In this talk, I will present my contributions to the problem of taking algebraic homotopy bicategories of non-algebraic (oo, 2)-categories. This talk also serves as an introduction to the model of (oo, 2)-category I will be using, namely complete 2-fold Segal spaces. If time permits, I will discuss how to compute the fundamental bigroupoid of a topological space with this construction.

Joseph Grant, University of East Anglia, Frobenius Algebra Objects in Temperley-Lieb Categories at Roots of Unity
22nd February 2024

Frobenius algebras appear in many parts of maths and have nice properties.  One can define algebra objects in any monoidal category, and there is a standard definition of when such an algebra object is Frobenius.  But this definition is not satisfied by something which we'd like to think of as an algebra object in Temperley-Lieb categories at roots of unity.  We will explore a more general definition of a Frobenius algebra object which covers this example, and will explore some of its properties.  This is joint work with Mathew Pugh.

Sarah Whitehouse, University of Sheffield, Homotopy Theory of Spectral Sequences
15th February 2024

For each r, maps which are quasi-isomorphisms on the r page provide a class of weak equivalences on the category of spectral sequences. The talk will cover homotopy theory associated with this setting. We introduce the category of extended spectral sequences and show that this is bicomplete by analysis of a certain presheaf category modelled on discs. We endow the category of extended spectral sequences with various model category structures. One of these has the property that spectral sequences is a homotopically full subcategory and so, by results of Meier, exhibits the category of spectral sequences as a fibrant object in the Barwick-Kan model structure on relative categories. We also note how the presheaf approach provides some insight into the décalage functor on spectral sequences.

This is joint work with Muriel Livernet.

Simon Willerton, University of Sheffield, Parametrized Mates, or How I Finally Understood Fausk, Hu and May
14th December 2023

In various parts of mathematics such as algebraic geometry, homotopy theory and representation theory, you can encounter situations where you have a strong monoidal functor f^* with an adjoint f_+.  One automatically gets a comparison map between f_+(a x f^*b) and f_+(a) x b where x is the monoidal product.  The projection formula is said to hold when this comparison map is an isomorphism.  Fausk, Hu and May showed that the projection formula holds under various conditions, such as f^* being a strong closed monoidal functor.  I will show how a theory of mates for parametrized adjunctions (and my graphical version of it) has helped me understand their work.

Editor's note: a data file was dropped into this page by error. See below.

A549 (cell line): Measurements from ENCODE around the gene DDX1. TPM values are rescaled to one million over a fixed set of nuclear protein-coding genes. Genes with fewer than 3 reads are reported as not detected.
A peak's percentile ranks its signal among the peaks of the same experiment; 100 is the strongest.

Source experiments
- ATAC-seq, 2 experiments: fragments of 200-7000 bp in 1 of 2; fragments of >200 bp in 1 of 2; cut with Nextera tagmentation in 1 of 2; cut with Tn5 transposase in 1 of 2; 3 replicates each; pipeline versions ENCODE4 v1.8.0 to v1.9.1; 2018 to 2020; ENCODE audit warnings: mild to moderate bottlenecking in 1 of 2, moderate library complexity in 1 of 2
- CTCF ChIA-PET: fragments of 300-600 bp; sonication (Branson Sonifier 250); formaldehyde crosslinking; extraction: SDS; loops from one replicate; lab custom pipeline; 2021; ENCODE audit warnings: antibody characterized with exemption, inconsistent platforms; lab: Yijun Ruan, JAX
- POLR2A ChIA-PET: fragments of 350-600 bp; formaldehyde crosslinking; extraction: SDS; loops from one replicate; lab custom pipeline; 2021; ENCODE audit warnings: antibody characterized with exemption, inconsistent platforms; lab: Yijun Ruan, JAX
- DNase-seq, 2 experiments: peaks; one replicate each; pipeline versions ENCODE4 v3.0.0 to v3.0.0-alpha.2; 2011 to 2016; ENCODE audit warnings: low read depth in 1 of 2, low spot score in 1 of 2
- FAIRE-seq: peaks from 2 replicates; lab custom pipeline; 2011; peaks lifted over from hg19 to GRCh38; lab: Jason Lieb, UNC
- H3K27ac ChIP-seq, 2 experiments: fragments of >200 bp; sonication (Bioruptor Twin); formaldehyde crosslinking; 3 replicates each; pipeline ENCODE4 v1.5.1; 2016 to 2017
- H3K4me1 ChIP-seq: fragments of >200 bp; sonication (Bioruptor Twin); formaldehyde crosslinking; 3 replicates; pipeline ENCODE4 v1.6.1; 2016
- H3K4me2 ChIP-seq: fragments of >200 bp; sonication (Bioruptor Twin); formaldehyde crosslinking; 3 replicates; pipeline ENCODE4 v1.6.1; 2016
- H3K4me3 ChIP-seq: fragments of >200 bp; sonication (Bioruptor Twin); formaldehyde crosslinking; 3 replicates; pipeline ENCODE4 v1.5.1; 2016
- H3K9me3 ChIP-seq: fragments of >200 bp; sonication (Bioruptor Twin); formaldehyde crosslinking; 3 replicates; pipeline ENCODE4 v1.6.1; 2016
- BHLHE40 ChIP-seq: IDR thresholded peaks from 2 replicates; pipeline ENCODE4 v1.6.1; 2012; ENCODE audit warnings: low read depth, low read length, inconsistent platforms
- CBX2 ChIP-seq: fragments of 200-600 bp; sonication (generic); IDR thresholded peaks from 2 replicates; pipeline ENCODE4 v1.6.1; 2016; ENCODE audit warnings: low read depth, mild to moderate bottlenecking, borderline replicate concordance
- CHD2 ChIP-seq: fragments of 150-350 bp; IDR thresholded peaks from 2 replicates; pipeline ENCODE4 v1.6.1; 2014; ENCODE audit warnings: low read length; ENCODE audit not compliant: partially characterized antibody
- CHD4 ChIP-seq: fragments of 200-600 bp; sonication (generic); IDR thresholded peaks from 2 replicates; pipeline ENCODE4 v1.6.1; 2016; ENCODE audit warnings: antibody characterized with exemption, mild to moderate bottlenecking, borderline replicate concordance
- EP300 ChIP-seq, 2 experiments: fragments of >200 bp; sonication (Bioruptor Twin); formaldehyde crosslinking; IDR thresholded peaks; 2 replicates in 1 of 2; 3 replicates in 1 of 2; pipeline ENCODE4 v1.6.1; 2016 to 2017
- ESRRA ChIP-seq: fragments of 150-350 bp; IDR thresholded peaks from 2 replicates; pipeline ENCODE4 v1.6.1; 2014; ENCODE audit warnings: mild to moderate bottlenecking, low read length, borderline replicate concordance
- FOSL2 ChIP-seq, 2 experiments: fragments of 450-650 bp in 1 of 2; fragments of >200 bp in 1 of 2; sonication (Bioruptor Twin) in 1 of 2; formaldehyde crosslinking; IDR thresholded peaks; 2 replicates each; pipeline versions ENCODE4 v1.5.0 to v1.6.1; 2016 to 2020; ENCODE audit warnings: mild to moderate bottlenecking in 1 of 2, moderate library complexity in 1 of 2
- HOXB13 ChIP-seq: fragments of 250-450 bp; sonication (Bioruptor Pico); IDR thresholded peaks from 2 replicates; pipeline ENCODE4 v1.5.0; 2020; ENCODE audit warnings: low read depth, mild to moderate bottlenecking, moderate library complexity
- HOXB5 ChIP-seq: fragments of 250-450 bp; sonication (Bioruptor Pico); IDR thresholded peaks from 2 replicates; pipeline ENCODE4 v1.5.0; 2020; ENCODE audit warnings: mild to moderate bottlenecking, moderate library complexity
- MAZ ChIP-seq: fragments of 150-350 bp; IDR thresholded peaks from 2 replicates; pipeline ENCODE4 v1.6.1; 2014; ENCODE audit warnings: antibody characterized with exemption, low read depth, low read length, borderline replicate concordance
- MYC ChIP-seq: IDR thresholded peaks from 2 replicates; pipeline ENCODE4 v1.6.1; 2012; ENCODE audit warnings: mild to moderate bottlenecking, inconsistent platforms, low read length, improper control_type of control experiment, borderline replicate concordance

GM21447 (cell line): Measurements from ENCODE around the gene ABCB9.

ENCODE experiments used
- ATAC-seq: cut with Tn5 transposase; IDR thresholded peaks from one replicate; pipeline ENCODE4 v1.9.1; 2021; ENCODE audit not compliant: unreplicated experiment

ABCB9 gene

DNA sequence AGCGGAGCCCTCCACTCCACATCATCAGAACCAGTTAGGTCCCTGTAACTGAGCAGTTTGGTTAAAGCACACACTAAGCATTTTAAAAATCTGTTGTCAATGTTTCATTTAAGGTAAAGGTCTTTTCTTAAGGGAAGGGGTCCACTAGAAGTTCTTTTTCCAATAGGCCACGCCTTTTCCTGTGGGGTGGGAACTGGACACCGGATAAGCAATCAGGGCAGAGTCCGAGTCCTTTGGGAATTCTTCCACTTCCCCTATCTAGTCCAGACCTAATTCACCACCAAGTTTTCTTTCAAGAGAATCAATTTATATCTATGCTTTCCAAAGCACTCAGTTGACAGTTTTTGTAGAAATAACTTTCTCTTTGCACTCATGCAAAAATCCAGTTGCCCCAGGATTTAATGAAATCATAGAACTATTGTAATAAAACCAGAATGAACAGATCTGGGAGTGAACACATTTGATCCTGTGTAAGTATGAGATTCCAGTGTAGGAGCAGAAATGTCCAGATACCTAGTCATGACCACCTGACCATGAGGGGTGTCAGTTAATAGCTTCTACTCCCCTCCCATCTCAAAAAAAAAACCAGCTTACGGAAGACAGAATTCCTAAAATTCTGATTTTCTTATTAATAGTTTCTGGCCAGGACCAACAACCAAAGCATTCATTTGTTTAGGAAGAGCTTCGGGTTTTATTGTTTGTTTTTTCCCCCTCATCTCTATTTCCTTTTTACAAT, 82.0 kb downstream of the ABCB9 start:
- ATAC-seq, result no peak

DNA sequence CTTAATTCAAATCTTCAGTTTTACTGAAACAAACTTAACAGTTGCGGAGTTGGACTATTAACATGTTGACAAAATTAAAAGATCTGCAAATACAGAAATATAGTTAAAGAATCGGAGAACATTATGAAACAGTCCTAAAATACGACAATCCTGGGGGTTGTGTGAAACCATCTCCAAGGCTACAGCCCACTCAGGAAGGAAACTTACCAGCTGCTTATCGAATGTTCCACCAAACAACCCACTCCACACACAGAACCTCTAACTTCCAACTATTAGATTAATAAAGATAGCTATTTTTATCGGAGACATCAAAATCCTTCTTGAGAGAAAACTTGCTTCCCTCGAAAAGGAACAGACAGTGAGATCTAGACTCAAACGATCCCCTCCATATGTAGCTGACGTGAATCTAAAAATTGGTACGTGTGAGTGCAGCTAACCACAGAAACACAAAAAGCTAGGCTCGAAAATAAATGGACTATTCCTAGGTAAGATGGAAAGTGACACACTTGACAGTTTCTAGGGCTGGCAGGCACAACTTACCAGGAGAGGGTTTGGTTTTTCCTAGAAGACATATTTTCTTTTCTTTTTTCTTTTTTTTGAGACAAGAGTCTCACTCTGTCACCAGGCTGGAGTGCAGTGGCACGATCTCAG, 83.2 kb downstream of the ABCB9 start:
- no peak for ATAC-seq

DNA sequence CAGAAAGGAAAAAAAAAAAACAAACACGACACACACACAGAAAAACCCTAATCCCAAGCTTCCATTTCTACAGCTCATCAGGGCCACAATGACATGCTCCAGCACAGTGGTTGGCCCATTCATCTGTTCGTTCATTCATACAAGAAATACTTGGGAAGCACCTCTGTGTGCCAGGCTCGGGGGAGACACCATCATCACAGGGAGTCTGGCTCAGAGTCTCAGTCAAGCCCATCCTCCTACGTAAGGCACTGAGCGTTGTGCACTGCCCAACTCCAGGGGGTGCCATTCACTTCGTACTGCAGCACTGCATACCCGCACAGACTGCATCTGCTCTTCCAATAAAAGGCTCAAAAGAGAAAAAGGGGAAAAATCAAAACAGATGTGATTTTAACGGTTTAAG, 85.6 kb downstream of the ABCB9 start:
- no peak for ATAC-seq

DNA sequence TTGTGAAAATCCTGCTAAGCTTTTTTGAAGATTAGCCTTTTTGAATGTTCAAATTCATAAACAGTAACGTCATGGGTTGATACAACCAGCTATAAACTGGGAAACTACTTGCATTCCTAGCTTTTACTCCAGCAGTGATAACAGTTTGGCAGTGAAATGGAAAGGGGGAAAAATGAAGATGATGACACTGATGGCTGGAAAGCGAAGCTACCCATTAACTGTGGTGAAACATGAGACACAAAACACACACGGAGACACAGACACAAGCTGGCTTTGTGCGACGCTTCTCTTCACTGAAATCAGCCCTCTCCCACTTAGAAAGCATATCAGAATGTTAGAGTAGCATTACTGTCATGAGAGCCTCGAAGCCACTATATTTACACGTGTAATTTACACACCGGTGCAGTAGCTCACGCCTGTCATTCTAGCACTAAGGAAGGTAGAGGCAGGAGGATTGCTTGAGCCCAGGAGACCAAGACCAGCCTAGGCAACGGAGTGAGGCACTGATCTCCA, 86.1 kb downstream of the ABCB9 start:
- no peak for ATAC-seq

Lukas Brantner, University of Oxford, Deformations and Lifts of Calabi-Yau Varieties in Characteristic p
7th December 2023

Homotopy theory allows us to study infinitesimal deformations of algebraic varieties via (partition) Lie algebras. We apply this general principle to two classical problems on Calabi-Yau varieties Z in characteristic p. First, we show that if Z has torsion-free crystalline cohomology and degenerating Hodge-de Rham spectral sequence, then its mixed characteristic deformations are unobstructed. This generalises the BTT theorem to characteristic p. If Z is ordinary, we show that it moreover admits a canonical (and algebraisable) lift to characteristic zero, thereby extending Serre-Tate theory to Calabi-Yau varieties.

This is joint work with Taelman, and generalises results of Achinger-Zdanowicz, Bogomolov-Tian-Todorov, Deligne-Nygaard, Ekedahl–Shepherd-Barron, Schröer, Serre-Tate, and Ward.

Fiona Torzewska, University of Bristol, Motion Groupoids
30th November 2023

The braiding statistics of point particles in 2-dimensional topological phases are given by representations of the braid groups. One approach to the study of generalised particles in topological phases, loop particles in 3-dimensions for example, is to generalise (some of) the several different realisations of the braid group.

In this talk I will construct for each manifold M its motion groupoid $Mot_M$, whose object class is the power set of M. I will discuss several different, but equivalent, quotients on motions leading to the motion groupoid. In particular that the quotient used in the construction $Mot_M$ can be formulated entirely in terms of a level preserving isotopy relation on the trajectories of objects under flows -- worldlines (e.g. monotonic `tangles').

I will also give a construction of a mapping class groupoid $\mathrm{MCG}_M$ associated to a manifold M with the same object class. For each manifold M I will construct a functor $F \colon Mot_M \to MCG_M$, and prove that this is an isomorphism if $\pi_0$ and $\pi_1$ of the appropriate space of self-homeomorphisms of M is trivial. In particular there is an isomorphism in the physically important case $M=[0,1]^n$ with fixed boundary, for any $n\in\mathbb{N}$.

I will discuss several examples throughout.

Yuqing Shi, Max Planck Institute for Mathematics Bonn, Costabilisation of Telescopic Spectral Lie Algebras
23rd November 2023

One can think of the stabilisation of an ∞-category as the ∞-category of objects that admit infinite deloopings. For example, the ∞-category of spectra is the stabilisation of the ∞-category of homotopy types. Costabilisation is the opposite notion of stabilisation, where we are interested in objects that allow infinite desuspensions. It is easy to see that the costabilisation of the ∞-category of homotopy types is trivial. Fix a prime number p. In this talk I will show that the costablisation of the ∞-category of T(h)-local spectral Lie algebras is equivalent to the ∞-category of T(h)-local spectra, where T(h) denotes a p-local telescope spectrum of height h. A key ingredient of the proof is to relate spectral Lie algebras to (spectral) Eₙ algebras via Koszul duality.